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Not that I need much excuse, but here's some Williams from Return of the Jedi. It's not one of the ballbusting main or character themes, though Palpatine's leitmotif is present.

For those ignorant: it's the final fight between space laser dad and space laser son, on a giant floating bomb-marble. I love the mournful power and drama, and that the music isn't about epic fanfares but underscoring the dread, unique emotional situation. My favourite section is 1.13 - 1.45, when space-laser-fight is happening. I've linked the video from there, but I'm not your space dad. Listen to it however you like. https://youtu.be/7MJzvyzbqGI?t=1m13s

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The value of John Williams' music for me remains an open question.  I think, in light of the discussion about Bach, some comparisons could be made.  Aristotle says, quite rightly I believe, that one of the best ways to produce knowledge or understanding of anything is through comparison and contrast.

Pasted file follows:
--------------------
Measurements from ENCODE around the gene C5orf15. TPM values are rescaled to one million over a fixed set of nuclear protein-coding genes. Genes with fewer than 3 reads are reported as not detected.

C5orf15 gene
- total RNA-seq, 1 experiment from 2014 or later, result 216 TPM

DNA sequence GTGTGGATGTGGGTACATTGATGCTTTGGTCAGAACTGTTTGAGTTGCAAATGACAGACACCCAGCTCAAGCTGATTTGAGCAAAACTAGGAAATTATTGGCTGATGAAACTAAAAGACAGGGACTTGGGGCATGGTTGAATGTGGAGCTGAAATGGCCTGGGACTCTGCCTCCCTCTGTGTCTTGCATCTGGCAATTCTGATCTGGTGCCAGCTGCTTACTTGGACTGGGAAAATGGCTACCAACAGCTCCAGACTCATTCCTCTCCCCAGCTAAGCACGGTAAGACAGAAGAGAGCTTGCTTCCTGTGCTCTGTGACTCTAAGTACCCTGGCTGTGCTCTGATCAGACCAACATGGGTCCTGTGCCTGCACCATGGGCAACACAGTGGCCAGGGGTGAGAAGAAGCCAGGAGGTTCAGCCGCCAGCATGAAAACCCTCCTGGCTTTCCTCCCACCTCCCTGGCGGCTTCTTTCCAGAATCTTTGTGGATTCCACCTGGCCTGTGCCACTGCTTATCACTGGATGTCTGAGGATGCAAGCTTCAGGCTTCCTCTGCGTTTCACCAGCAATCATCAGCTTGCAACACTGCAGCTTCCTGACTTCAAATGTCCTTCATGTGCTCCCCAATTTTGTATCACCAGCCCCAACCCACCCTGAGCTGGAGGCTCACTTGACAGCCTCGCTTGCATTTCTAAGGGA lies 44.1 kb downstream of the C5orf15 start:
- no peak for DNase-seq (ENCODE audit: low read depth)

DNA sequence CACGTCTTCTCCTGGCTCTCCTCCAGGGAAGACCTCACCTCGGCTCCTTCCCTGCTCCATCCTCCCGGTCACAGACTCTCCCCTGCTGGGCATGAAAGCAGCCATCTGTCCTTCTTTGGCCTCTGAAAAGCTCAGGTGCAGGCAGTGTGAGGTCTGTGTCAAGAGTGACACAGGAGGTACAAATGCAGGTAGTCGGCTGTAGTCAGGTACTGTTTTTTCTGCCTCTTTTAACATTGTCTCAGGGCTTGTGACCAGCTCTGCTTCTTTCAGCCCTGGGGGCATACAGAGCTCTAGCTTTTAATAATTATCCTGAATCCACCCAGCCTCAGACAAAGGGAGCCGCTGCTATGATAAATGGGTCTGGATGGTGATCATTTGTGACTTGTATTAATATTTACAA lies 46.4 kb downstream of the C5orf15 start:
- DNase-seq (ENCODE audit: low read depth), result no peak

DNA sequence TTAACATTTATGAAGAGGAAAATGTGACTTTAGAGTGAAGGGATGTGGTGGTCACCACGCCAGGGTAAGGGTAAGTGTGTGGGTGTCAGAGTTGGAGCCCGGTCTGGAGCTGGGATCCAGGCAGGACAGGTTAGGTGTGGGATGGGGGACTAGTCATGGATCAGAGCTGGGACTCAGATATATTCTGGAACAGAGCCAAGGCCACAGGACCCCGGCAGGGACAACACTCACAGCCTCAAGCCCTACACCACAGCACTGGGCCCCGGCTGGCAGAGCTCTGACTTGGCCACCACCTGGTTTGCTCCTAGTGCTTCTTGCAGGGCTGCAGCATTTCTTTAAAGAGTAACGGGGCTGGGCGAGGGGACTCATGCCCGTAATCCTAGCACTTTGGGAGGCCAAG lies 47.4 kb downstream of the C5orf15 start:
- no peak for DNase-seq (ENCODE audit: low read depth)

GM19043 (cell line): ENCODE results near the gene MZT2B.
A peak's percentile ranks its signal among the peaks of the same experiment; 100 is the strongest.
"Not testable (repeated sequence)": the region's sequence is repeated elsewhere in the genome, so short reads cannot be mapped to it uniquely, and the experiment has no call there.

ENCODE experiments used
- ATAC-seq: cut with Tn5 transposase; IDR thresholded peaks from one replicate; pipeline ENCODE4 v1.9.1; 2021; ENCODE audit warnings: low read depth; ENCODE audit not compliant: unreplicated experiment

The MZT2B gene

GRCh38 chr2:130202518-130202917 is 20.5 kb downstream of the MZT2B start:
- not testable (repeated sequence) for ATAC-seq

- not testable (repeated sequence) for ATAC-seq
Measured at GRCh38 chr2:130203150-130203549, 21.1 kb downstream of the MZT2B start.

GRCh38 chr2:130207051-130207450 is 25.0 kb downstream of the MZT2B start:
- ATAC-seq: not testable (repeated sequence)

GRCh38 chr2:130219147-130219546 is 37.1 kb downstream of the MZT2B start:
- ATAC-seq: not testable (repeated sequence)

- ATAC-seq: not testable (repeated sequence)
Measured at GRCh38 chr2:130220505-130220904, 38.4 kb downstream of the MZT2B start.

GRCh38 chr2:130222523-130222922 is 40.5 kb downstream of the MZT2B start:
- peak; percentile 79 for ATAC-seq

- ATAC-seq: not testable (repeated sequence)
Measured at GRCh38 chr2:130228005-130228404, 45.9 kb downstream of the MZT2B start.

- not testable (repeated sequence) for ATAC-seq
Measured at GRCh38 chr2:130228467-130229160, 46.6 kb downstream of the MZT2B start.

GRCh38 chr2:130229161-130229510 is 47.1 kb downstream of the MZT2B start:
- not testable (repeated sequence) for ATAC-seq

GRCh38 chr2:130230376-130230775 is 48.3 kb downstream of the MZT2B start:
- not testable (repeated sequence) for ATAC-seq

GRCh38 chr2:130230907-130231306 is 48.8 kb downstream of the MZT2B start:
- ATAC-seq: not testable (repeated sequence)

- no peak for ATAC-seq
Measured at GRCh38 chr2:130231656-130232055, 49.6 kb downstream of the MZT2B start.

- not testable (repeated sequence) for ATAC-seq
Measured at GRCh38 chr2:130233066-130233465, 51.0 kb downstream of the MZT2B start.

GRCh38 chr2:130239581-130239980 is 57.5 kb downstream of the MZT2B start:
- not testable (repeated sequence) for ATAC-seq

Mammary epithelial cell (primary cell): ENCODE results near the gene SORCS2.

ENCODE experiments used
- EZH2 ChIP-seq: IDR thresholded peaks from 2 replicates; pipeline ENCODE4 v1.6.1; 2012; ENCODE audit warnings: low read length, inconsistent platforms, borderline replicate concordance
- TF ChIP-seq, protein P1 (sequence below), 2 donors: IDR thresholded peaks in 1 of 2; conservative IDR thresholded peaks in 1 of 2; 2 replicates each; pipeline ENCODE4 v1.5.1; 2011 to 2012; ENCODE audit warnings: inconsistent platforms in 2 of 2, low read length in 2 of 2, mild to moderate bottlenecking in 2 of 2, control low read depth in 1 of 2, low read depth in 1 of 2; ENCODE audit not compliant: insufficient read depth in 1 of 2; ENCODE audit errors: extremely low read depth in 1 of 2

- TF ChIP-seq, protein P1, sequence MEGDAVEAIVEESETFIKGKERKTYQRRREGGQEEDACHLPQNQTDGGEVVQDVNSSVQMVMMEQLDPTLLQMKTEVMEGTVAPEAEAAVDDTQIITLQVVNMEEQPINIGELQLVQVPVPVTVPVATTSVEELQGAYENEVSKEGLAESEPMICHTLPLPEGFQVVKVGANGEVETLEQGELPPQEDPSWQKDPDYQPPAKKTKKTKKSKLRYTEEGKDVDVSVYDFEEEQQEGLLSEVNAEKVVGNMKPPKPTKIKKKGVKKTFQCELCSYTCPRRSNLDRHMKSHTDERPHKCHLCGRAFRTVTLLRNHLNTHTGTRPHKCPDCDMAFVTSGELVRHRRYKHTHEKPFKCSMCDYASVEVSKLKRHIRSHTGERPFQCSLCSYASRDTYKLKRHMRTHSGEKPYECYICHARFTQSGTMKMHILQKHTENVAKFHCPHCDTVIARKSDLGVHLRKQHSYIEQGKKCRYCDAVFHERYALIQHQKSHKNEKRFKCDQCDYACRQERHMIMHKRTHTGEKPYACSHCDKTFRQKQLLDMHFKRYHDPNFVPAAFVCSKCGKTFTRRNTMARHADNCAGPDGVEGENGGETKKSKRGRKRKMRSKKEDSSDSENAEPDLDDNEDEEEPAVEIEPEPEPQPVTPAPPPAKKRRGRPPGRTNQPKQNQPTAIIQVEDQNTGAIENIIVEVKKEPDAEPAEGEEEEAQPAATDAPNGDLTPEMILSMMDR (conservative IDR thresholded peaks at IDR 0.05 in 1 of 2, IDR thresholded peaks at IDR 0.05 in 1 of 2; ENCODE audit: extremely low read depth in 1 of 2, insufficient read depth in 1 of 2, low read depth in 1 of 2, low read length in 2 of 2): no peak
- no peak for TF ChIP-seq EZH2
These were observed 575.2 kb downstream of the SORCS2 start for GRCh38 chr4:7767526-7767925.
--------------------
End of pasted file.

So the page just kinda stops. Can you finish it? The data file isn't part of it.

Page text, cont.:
For instance, this very early piece by Bach, BWV 4 - Christ lag in Todesbanden, might be compared favorably or unfavorably with John Williams "Chorale" works in the Star Wars films.

Consider a comparison of John Williams "Duel of the Fates"

https://www.youtube.com/watch?v=qzVBqBosf5w

with one short part, or parts of this early Cantata by J. S. Bach.

https://www.youtube.com/watch?v=MZCIBUefDHk

Christ lag in Todesbanden

In the Bach work, one could limit oneself to:

1:05 2. Chœur

Presumably this is bad "Bach," immature Bach, and the worst work of Bach, because it's so early.  Does early "bad" Bach compare favorably or unfavorably with late or mature John Williams, from the point of view of musical aesthetics?

We are NOT comparing apples and orange, as some might claim.  Listening to either work, in the privacy of one's own home, in front of a computer, is a "listening experience." It's an "aesthetic event" which is bound to give a certain degree of pleasure, or not.  It's interesting to gauge one's reaction, and the nature of the experience.